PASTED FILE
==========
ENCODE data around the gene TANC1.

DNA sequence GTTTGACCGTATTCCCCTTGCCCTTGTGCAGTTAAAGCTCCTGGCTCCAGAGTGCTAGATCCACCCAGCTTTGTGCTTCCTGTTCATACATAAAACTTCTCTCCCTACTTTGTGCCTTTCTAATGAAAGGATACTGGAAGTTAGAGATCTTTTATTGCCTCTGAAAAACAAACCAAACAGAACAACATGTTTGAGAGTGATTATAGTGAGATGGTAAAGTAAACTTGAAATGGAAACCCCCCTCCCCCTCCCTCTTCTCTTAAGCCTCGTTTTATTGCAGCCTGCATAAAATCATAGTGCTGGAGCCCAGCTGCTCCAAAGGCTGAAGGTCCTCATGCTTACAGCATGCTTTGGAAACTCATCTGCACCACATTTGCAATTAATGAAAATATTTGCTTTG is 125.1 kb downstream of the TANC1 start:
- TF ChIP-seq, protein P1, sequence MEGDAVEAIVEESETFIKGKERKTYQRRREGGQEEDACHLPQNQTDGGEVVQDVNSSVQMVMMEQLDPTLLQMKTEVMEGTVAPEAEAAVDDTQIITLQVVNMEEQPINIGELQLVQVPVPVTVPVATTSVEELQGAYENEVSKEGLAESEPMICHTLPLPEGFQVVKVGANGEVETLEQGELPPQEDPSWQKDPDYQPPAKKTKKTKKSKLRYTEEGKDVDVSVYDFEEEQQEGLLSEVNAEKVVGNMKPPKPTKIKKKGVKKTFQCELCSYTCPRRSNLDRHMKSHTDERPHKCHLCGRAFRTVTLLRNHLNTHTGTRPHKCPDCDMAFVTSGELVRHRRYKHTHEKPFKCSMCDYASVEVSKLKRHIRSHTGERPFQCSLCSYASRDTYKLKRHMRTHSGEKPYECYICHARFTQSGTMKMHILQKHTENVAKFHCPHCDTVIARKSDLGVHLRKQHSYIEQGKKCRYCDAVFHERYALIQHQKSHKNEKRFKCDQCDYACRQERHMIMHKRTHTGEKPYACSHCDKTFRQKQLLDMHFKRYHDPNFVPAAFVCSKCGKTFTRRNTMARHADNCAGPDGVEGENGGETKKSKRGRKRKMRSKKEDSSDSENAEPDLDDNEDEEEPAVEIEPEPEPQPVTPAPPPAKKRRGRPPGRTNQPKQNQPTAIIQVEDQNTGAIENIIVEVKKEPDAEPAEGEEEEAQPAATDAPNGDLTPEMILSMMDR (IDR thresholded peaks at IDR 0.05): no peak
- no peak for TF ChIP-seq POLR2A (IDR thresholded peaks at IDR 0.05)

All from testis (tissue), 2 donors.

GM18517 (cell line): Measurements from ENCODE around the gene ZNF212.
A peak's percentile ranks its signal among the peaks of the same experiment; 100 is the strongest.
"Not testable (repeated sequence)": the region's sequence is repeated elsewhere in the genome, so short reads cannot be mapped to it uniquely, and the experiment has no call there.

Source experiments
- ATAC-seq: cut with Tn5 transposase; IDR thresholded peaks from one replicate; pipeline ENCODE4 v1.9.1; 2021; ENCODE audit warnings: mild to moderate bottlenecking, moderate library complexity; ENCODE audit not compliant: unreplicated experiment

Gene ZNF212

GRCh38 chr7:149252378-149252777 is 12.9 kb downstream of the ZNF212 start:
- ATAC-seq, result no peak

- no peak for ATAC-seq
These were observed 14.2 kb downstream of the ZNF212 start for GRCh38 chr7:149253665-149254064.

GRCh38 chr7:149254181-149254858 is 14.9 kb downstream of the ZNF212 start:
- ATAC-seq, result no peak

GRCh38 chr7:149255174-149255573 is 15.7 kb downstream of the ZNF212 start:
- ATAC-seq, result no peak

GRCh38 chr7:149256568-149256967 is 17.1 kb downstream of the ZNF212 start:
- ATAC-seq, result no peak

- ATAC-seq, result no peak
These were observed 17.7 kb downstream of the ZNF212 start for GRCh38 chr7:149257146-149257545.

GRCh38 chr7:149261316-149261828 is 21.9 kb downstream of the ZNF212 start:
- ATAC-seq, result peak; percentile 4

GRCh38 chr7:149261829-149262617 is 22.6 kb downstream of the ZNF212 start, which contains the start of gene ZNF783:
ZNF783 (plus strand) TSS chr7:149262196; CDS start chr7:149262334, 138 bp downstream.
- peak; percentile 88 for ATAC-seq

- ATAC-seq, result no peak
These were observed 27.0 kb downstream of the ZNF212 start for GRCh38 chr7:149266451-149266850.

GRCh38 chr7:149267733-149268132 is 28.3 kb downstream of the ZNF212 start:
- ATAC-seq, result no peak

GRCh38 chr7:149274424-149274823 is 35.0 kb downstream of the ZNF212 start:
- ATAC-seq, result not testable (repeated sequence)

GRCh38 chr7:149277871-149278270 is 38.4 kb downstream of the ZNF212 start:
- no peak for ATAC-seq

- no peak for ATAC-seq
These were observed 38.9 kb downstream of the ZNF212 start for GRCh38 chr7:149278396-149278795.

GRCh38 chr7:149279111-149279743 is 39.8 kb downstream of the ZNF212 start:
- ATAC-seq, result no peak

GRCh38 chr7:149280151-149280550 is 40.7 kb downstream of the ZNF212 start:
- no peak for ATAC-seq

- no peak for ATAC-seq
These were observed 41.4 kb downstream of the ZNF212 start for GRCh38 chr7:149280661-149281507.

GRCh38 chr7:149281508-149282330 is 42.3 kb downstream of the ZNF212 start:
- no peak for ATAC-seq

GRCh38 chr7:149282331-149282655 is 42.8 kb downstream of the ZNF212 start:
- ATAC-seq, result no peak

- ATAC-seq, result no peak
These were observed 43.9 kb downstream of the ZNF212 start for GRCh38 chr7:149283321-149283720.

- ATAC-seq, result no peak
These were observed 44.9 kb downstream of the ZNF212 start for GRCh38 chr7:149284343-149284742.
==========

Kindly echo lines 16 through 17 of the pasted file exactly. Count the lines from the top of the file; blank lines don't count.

GRCh38 chr7:149254181-149254858 is 14.9 kb downstream of the ZNF212 start:
- ATAC-seq, result no peak